By Lorie Palmer / Idaho County Free Press Dec 7, 2022

Original Article:

GRANGEVILLE — “You are being lied to,” Michael DeLeon told Grangeville and Clearwater Valley high school students Nov. 30.

DeLeon is an ex-inmate and recovered drug addict who founded “Steered Straight.” He lives in Tennessee and travels the country to present the dangers of drug use through a down-to-earth message.

“I cannot make you believe what I say — the choice is up to you. And only you can stop the drug use. But I’m here because you are worth it,” he told the crowd of kids.

DeLeon relayed to the group that fentanyl poisoning is currently the number one cause of death for all 18-45-year-olds and is the number one cause of death for those 20 and younger in nine states.

“Do not take medication unless it has been specifically prescribed to you,” he implored. “Do you understand? You just cannot do it. I’ve been to 27 funerals in the past 12 years, mostly from deaths due to drugs.”

DeLeon worked with the Scared Straight and Beyond Scared Straight programs for five years and five seasons, respectively.

“Did they work? He asked. “80% of the Scared Straight kids ended up incarcerated. 10% ended up dead. The other 10% couldn’t be traced. You tell me — did it work?”

DeLeon told the students they have been lied to by the media and the government.

“You’ve been told vaping is safer than cigarettes. It’s simply not true,” he emphasized.

He reported the nicotine levels and synthetic products in vape equipment, cartridges and products are much higher and worse than in cigarettes.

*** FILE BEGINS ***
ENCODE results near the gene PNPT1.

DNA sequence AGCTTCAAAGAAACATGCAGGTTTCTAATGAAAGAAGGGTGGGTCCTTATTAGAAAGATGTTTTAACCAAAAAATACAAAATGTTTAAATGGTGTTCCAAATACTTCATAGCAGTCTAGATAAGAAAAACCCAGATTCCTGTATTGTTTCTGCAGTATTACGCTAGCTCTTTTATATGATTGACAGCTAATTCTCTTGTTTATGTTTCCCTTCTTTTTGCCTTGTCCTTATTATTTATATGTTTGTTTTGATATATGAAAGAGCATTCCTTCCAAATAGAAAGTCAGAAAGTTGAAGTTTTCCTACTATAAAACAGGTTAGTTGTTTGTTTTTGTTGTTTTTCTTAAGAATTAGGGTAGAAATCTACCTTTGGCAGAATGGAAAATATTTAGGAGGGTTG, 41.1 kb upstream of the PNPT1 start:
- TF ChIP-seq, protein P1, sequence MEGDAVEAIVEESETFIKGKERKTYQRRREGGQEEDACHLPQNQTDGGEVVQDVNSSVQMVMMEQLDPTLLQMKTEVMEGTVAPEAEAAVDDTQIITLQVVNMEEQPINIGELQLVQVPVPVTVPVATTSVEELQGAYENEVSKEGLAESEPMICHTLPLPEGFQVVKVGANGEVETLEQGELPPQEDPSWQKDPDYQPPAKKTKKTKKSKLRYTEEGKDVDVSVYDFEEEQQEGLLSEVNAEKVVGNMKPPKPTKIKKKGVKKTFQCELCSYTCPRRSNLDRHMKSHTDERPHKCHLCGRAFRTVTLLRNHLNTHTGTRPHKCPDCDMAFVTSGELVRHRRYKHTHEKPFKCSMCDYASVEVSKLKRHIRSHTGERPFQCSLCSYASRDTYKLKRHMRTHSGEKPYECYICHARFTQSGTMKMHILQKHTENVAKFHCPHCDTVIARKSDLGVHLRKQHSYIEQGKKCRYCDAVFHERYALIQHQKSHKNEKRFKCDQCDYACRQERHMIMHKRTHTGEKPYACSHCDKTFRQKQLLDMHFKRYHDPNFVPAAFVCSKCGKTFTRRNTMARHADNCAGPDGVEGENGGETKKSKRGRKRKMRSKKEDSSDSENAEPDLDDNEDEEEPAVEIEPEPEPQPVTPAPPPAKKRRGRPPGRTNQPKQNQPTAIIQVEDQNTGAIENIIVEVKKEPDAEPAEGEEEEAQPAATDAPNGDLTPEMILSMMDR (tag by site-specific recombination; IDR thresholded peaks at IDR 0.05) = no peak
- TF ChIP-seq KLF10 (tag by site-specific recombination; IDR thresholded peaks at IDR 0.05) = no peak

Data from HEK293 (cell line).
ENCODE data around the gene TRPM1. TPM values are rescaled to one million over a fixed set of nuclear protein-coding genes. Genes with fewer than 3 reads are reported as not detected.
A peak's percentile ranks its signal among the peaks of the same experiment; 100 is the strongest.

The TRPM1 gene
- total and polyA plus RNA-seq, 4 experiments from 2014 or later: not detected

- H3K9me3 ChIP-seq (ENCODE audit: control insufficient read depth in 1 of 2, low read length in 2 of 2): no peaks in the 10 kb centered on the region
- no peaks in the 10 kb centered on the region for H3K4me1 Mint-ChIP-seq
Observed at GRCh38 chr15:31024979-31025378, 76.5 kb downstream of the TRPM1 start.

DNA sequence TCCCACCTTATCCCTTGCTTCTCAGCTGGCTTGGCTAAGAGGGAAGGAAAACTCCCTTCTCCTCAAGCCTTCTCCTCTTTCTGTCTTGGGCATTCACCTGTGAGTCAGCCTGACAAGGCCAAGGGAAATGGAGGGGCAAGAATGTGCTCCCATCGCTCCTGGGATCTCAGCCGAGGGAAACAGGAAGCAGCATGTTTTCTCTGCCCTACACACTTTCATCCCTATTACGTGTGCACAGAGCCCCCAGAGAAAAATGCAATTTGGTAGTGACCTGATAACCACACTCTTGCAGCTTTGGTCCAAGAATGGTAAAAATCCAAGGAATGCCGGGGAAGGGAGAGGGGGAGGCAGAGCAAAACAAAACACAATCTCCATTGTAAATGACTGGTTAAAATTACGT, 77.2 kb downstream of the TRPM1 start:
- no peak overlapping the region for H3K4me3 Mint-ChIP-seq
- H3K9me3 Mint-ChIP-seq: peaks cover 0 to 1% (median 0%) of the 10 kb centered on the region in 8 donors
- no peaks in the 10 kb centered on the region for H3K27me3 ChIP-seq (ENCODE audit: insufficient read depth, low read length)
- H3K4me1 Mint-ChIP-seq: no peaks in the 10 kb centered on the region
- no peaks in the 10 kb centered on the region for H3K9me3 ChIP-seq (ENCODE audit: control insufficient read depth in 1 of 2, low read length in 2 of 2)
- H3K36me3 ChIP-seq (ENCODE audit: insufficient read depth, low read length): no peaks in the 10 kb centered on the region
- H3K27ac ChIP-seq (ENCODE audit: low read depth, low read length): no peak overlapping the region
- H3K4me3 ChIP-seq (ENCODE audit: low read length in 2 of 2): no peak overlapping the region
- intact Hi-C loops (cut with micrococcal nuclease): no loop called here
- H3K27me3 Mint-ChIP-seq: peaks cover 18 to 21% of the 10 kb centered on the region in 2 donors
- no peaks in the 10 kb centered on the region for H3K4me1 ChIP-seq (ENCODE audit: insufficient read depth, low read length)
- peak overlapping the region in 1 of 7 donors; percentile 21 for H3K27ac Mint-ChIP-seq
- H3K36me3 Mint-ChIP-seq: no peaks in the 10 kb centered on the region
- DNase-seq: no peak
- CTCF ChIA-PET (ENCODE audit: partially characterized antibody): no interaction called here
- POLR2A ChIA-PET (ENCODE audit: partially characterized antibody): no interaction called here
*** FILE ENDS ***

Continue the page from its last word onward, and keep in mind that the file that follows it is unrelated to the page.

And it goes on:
“They’re the cigarettes of your generation. And they’re offering mango vape but they’re not targeting kids? Come on. You’re being lied to,” he shook his head.

When he asked the students if they think at least 75% of their classmates vape, more than 90% of the kids raised their hands.

“This is a problem. Only you can change it; make the decision to stop,” DeLeon said. “You are worth it.”

He cited such atrocities as popcorn lungs, trace amounts of lead and illegal drugs placed in vape products. He also beseeched the students to not use alcohol or marijuana.

“The brain is still fully developing through about the age of 25,” he stated. “Substances can alter your development.”

He addressed what many students have said to him about marijuana being a plant and being “natural, made by God.”

“There’s nothing natural about the weed coming out of dispensaries now,” he said. “In 1961, there was 1% THC in marijuana. Fifty years later, it rose to 12%. Only two years later it was at 37%. Chemists, scientists, and a little company called Monsanto — they’re manufacturing marijuana with unreal levels of THC.”

He said, “this generation will see fertility issues, cancer, death,” from the current manufactured and synthetic drugs.

“You already are,” he said. “You just don’t realize it yet.”

“You have been lied to,” he reiterated. “I am just here to tell you the truth.”

DeLeon, 58, wove his own story of immigration from Ireland, bullying, divorced parents, sexual abuse and getting into smoking, drinking and drug use into his presentation. Although he didn’t rely on emotionalism, he let the students know the consequences of his choices.

“In 1995, gang members in the drug world came to kill me. I wasn’t home. My mother was. She was murdered on Mother’s Day,” he stated. “I have to live with that the rest of my life.”

DeLeon has completed intense research on drug addiction and addicts, written several books and curricula, consulted on a number of television, film products and documentaries. He said there are three things every single addict has in common.

“The trifecta for all addicts is they all started in their teens, smoking, drinking and using marijuana,” he said, acknowledging there is a gateway to worse activity and behaviors.

He encouraged students to make good choices, find a trustworthy adult to talk to and break the cycles of drug abuse, violence and bullying.

“My favorite author — after God — is Maya Angelou. She said, ‘You do the best you can until you know better. When you know better, you do better.’ That’s what I’m asking of you. Now you know better, so, please, do better,” he ended.